Before Outlander, before Braveheart, perhaps no screen production influenced how Americans thought of Scotland more than Brigadoon (1954), which was a Broadway musical in 1947 before being adapted for film. Surrounded by swirling tartans and misty heather-covered moors (filmed in MGM’s soundstages), Gene Kelly and Cyd Charisse were the doomed, time-traveling lovers of their day. Brigadoon tapped into the 19th-century tartan mania built up by Sir Walter Scott and his ilk, and the musical stoked the flame tickled by spate of earlier Scotland-themed films like Mary of Scotland, plus popular Tin Pan Alley ‘Scotch’ comics. All this made for one heapin’ helping of Scottish cliches in a rainbow of plaid and tam o’ shanters, bleeding with bagpipes, and loaded with lochs.
The story begins with two present-day (for the ’50s) New York guys on a hunting trip in the Scottish highlands who get lost. Wandering through the mists, they stumble on the little town of Brigadoon, which has been preserved in time, totally unchanged, for 200 years, and it only pops up on the modern map one day every 100 years (hey, time travel back to Scotland, sounds familiar…). The guys quickly get involved in the town’s happenings, invited to a wedding, cause problems, and, most importantly, one of the fellas falls in love with a local gal. Songs are sung, dances are danced, true love is almost thwarted, but not really.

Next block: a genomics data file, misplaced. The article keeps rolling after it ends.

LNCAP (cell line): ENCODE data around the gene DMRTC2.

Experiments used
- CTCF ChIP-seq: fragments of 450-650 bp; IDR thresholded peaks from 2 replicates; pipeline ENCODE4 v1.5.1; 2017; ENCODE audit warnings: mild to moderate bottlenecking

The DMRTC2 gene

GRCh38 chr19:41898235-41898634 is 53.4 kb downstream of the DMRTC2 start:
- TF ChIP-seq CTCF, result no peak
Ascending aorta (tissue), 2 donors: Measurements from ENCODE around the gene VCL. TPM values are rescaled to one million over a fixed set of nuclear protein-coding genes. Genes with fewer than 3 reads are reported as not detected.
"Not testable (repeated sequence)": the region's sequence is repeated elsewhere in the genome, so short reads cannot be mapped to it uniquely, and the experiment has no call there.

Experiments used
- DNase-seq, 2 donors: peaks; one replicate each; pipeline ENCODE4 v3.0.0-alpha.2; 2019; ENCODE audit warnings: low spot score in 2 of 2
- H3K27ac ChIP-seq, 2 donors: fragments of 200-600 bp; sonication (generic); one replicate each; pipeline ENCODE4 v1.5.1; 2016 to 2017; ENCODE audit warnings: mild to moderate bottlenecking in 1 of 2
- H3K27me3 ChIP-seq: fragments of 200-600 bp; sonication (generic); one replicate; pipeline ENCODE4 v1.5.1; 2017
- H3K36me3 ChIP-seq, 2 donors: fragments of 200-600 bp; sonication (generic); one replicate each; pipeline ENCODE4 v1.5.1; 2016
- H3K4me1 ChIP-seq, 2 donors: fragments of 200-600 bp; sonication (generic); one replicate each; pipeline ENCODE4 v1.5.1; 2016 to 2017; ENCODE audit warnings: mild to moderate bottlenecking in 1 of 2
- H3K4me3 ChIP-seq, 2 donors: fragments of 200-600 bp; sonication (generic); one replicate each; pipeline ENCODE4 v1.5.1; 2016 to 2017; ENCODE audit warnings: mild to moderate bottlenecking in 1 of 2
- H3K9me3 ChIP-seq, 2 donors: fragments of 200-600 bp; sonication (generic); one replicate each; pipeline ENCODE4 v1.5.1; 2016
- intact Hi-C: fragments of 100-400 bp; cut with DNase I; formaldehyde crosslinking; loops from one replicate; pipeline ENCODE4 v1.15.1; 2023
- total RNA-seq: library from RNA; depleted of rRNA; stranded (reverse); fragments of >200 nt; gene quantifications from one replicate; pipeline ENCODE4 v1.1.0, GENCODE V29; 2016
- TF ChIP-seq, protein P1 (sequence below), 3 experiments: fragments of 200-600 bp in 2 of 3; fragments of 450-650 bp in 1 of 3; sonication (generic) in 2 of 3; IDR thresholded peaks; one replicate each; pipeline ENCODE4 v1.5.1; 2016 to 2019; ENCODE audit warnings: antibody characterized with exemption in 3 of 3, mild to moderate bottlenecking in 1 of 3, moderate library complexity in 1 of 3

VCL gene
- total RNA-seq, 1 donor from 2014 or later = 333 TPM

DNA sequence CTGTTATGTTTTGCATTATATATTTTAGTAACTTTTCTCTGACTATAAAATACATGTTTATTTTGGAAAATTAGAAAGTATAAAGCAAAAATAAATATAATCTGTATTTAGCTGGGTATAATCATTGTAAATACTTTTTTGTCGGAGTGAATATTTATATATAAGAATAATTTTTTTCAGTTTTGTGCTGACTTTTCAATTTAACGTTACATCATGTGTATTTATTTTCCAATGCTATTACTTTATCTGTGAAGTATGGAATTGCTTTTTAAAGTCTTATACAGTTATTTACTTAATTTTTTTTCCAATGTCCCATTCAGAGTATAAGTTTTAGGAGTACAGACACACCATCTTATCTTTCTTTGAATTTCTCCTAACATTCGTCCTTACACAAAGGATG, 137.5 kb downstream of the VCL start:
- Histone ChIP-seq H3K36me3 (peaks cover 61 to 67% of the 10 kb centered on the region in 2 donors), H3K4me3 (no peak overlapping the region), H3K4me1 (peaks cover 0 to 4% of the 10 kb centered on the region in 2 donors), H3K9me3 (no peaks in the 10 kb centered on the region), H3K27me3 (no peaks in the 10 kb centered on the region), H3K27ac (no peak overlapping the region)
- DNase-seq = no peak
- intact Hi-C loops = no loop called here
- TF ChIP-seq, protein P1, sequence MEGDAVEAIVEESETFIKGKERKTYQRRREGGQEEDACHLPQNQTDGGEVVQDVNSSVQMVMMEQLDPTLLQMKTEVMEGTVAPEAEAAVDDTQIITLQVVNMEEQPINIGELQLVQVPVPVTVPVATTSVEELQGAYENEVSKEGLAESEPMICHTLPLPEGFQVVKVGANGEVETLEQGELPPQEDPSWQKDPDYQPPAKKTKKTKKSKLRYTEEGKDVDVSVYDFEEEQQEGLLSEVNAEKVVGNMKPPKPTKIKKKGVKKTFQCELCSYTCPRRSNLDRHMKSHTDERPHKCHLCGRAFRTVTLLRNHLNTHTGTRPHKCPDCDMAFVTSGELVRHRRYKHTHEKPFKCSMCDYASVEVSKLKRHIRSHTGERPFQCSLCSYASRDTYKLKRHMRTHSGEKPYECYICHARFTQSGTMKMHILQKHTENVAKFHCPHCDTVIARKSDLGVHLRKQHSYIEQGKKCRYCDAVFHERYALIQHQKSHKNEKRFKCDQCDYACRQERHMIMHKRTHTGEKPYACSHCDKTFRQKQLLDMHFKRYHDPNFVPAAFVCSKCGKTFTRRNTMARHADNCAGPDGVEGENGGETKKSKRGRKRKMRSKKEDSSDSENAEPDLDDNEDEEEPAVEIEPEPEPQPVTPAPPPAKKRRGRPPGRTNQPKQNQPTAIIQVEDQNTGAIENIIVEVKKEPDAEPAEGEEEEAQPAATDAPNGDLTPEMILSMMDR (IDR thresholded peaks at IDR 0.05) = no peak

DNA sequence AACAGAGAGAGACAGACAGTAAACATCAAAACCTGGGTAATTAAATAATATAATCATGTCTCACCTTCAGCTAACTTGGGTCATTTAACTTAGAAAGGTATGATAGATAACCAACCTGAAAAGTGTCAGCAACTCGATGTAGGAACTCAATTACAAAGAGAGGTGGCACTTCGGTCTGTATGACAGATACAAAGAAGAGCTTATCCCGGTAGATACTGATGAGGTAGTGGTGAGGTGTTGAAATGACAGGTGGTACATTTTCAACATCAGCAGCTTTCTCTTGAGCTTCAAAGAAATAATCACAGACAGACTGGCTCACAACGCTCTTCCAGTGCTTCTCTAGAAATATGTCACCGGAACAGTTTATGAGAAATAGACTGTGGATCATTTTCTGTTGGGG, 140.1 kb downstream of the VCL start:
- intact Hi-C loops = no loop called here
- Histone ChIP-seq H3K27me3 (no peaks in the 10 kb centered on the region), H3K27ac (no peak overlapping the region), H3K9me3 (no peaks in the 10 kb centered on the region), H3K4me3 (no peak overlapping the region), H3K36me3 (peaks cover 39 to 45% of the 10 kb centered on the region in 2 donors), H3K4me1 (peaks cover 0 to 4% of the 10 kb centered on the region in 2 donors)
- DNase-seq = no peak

While the plot is fairly predictable, what’s more interesting is seeing how many Scottish stereotypes are packed into the 100 or so minutes of this movie. Brigadoon capitalized on previous ideas and helped make them concrete in American mass media so subsequent movies and TV shows could use them with abandon.
Are you waitin’ for my dearie in Brigadoon?